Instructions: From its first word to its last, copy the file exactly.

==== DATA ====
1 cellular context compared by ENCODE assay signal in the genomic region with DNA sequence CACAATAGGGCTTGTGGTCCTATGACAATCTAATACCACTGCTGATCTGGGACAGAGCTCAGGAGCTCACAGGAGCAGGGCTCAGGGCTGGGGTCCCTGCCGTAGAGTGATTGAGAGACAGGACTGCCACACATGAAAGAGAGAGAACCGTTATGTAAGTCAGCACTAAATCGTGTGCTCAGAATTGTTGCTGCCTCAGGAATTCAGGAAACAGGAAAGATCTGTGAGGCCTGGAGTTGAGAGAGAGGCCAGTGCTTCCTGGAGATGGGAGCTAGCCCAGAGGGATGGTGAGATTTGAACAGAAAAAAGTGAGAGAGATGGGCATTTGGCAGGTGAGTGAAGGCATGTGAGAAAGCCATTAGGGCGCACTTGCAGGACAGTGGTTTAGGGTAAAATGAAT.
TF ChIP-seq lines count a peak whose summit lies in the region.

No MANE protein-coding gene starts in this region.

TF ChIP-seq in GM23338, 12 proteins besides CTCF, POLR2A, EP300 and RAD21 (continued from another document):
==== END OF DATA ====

1 cellular context compared by ENCODE assay signal in the genomic region with DNA sequence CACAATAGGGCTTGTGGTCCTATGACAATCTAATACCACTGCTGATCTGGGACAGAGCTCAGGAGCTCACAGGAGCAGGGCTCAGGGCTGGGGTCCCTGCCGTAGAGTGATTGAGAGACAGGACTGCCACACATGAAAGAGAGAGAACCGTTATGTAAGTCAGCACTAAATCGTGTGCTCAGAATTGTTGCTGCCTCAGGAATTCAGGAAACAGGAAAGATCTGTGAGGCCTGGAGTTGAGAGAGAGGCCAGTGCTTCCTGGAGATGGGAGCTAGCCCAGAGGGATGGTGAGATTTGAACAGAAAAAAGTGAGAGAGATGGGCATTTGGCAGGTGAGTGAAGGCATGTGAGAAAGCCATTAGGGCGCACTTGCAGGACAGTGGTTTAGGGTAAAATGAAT.
TF ChIP-seq lines count a peak whose summit lies in the region.

No MANE protein-coding gene starts in this region.

TF ChIP-seq in GM23338, 12 proteins besides CTCF, POLR2A, EP300 and RAD21 (continued from another document):